concentrations in stream water typically are between these extremes.
Median concentrations of nitrate at monitoring sites in streams generally
ranged from 2 to 6 milligrams per liter-higher than those at most other
USGS monitoring sites in the United States.
Soil drainage is a major factor controlling nitrate concentrations in
streams. "Concentrations tend to increase as the proportion of naturally
or artificially drained soils in the basin increases," said Crawford.
"Manure from farm animals also increases nitrate concentrations in some
streams." Nitrate concentrations in stream water rarely exceeded the
Federal drinking-water standard of 10 milligrams per liter.
Surficial sand and gravel aquifers underlying cropland had high nitrate
concentrations. Samples from 17 percent of shallow monitoring wells in
this setting exceeded the Federal drinking-water standard. However,
deeper wells (25 to 50 feet below the water table) in these unconfined
aquifers typically had little or no detectable nitrate. In many parts of
the basin, nitrate concentrations in ground water were low. For example,
sand and gravel aquifers protected by overlying clay typically had low
concentrations of nitrate. Such aquifers are present in more than half
the basin and are a common source of water for rural domestic users.
Runoff from urban areas degrades the quality of streams and ground water.
"Concentrations of trace metals and organic compounds in streambed
sediments tended to be above background concentrations in urban areas,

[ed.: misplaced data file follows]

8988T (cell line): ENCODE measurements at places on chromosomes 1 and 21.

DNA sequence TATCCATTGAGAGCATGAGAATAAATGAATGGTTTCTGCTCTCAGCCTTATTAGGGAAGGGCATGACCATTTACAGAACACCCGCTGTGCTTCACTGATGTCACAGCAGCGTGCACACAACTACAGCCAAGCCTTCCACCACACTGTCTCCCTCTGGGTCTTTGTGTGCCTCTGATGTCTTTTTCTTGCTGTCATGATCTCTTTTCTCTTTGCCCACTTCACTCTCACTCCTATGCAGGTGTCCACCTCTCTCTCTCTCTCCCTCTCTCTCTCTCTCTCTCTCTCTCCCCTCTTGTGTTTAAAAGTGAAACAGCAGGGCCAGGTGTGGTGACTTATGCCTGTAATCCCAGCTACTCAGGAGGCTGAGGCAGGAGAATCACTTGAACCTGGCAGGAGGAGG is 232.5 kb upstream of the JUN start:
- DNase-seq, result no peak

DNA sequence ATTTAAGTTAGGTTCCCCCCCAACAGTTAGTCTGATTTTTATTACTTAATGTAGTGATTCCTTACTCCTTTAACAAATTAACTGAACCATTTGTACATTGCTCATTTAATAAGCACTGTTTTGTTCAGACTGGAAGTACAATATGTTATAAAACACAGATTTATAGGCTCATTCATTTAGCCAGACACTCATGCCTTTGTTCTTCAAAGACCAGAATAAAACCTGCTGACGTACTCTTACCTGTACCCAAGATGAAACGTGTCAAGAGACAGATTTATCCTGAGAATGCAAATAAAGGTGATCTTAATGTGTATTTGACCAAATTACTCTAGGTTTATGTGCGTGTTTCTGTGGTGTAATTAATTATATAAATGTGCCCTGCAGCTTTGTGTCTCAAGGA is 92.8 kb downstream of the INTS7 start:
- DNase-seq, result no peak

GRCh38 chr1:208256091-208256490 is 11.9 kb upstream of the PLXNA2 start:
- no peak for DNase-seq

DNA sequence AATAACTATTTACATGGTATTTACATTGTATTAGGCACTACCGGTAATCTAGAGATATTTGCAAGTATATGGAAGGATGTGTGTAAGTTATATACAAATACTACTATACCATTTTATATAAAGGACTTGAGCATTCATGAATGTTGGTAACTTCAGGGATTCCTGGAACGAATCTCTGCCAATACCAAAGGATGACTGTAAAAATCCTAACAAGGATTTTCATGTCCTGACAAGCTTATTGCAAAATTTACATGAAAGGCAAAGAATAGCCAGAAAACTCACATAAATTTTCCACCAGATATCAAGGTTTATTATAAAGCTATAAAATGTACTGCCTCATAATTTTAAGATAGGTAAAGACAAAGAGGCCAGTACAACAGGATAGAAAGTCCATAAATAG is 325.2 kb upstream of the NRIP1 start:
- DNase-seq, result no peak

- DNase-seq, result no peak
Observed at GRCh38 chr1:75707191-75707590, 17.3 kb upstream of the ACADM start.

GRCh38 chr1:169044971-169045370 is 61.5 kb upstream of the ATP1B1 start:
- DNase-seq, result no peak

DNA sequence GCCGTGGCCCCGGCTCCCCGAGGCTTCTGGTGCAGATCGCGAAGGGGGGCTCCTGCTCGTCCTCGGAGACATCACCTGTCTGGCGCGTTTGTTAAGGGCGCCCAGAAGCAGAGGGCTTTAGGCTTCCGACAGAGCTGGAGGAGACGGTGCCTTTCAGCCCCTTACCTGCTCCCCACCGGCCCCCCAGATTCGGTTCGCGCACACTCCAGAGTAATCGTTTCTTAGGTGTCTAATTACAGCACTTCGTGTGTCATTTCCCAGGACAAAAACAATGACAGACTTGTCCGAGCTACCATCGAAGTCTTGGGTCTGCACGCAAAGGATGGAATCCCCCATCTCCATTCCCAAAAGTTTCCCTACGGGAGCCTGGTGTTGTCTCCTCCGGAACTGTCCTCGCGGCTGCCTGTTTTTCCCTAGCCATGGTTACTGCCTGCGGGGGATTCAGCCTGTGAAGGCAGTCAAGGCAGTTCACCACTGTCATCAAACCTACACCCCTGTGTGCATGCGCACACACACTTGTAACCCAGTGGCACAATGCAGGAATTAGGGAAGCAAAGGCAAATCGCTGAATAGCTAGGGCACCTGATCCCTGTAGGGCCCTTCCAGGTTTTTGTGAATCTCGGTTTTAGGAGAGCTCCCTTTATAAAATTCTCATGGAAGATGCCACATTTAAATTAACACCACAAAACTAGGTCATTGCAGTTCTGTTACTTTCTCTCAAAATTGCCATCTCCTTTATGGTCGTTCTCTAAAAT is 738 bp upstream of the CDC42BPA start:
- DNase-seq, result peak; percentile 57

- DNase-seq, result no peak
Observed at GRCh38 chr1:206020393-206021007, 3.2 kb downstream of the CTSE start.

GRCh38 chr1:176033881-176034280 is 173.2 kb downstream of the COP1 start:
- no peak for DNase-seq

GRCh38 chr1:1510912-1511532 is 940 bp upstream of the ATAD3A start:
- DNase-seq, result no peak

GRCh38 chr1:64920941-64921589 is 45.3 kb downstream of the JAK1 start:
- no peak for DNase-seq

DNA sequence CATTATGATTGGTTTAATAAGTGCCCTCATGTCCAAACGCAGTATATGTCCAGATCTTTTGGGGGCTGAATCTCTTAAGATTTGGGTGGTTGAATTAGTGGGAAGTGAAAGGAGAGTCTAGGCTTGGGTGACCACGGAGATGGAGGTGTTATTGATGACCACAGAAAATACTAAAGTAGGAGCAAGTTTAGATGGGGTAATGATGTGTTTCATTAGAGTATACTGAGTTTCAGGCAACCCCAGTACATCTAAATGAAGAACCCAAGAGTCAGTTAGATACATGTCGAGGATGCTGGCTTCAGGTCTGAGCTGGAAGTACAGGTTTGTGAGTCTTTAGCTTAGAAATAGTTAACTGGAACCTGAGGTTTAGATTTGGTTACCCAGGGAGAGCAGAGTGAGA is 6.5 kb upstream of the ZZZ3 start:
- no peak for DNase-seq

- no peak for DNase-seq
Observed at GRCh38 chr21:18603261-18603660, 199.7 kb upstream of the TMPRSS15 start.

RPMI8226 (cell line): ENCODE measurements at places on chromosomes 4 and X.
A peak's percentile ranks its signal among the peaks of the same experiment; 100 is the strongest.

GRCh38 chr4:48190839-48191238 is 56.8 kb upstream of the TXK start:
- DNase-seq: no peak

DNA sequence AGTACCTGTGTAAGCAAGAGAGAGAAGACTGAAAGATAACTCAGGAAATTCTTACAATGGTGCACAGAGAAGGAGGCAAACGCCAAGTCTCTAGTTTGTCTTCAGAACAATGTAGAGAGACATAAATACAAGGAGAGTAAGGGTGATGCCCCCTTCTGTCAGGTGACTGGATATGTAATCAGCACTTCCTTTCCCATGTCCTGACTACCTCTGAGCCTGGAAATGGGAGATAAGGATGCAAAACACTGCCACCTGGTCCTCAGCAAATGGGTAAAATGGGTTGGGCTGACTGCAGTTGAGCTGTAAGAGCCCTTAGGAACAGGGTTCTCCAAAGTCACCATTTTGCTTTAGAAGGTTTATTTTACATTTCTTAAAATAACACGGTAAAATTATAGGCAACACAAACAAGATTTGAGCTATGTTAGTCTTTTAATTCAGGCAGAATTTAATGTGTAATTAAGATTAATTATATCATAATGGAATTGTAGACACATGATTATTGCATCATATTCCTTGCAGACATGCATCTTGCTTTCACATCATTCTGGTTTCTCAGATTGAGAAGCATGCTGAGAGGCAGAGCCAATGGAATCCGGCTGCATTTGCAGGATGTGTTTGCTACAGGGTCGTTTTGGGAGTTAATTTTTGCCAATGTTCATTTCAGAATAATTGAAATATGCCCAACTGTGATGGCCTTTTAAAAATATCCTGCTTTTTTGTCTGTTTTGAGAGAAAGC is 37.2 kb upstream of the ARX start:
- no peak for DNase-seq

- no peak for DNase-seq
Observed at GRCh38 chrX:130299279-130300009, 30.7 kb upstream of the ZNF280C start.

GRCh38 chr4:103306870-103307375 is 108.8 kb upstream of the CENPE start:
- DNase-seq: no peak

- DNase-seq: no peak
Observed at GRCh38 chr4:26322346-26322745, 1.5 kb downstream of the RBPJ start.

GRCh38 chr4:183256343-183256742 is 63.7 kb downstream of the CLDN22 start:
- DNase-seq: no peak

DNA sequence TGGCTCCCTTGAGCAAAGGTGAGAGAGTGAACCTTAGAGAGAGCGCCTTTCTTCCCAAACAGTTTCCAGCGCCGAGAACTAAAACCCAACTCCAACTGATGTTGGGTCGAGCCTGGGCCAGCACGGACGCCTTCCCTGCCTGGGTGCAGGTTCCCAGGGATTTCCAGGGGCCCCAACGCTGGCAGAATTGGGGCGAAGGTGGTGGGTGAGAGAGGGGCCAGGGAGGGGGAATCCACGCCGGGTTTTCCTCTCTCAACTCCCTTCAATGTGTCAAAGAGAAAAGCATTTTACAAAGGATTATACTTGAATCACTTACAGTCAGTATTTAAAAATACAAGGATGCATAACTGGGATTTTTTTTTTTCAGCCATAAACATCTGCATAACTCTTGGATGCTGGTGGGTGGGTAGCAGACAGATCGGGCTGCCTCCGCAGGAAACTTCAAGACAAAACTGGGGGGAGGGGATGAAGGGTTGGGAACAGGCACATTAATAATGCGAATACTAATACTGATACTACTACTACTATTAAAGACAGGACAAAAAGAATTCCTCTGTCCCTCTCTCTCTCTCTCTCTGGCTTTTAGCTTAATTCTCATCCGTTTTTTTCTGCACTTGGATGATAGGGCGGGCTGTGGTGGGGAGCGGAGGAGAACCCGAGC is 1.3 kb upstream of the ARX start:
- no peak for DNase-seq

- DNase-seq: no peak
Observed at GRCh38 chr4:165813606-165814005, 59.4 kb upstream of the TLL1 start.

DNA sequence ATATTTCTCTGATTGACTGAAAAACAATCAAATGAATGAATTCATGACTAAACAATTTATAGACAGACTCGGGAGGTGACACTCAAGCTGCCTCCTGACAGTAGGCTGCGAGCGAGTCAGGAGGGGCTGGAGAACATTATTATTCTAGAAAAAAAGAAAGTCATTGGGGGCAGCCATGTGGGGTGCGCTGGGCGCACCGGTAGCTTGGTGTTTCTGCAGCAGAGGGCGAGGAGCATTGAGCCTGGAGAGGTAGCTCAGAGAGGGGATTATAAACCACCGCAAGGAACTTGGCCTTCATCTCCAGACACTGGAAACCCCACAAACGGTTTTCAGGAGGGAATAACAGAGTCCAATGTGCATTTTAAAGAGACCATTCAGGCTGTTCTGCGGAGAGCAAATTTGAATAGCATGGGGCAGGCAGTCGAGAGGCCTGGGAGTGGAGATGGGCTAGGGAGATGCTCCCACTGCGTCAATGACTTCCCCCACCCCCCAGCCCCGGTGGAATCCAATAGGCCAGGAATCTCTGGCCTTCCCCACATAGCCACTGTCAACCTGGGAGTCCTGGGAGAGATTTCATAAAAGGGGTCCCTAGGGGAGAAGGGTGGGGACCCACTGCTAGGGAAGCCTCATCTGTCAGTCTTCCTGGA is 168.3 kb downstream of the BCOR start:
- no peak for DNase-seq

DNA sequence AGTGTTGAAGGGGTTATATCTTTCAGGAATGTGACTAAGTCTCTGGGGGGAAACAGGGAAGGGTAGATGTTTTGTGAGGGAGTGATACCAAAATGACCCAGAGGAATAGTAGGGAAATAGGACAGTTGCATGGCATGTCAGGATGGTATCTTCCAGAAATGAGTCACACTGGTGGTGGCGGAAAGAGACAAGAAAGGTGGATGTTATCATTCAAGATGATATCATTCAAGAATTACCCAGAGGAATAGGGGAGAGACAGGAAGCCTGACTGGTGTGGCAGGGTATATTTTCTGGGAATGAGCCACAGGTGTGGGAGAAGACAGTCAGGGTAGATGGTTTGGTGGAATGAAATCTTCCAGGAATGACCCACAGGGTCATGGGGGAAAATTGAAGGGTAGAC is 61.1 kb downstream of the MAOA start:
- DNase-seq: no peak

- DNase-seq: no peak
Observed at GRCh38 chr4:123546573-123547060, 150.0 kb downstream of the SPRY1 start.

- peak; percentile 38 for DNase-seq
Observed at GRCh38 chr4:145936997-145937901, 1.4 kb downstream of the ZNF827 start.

particularly Indianapolis," said Crawford. "Concentrations are generally
not a human-health concern; however, fish-consumption advisories for
PCB's and mercury are in effect for some locations in the basin." Several
chemicals whose use has long been banned (chlordane, dieldrin, and PCB's)
persist in streambed sediments and are concentrated in organisms such as
Fish communities have significantly improved since the early 1970's,
although degraded communities of fish still are found in streams with
poor water quality. Some streams with good fish habitat presently have
degraded communities of fish, a disparity indicating nonhabitat stresses
(such as poor water quality). In areas where the fish communities are
poorer than expected on the basis of fish habitat present, nutrient and
pesticide concentrations are high.
The White River Basin study is one of more than 50 studies across the
nation being done by the U.S. Geological Survey as part of its National
Water-Quality Assessment (NAWQA) Program. Through the NAWQA Program, the
USGS provides policymakers and citizens with information about current
conditions and trends in water quality and an assessment of the factors
that affect water quality across the United States.
The report, "Water Quality in the White River Basin, Indiana, 1992-1996,"
by Joseph M. Fenelon is published as U.S. Geological Survey Circular
1150. Copies of the report are available free of charge from the USGS
Indiana District Office, 5957 Lakeside Boulevard, Indianapolis, IN 46278,
(317) 290-3333 or the USGS Branch of Information Services, Box 25286,
Denver Federal Center, Denver, CO 80225, (303) 202-4700 [fax requests to
(303) 202-4693; an order form is available at URL: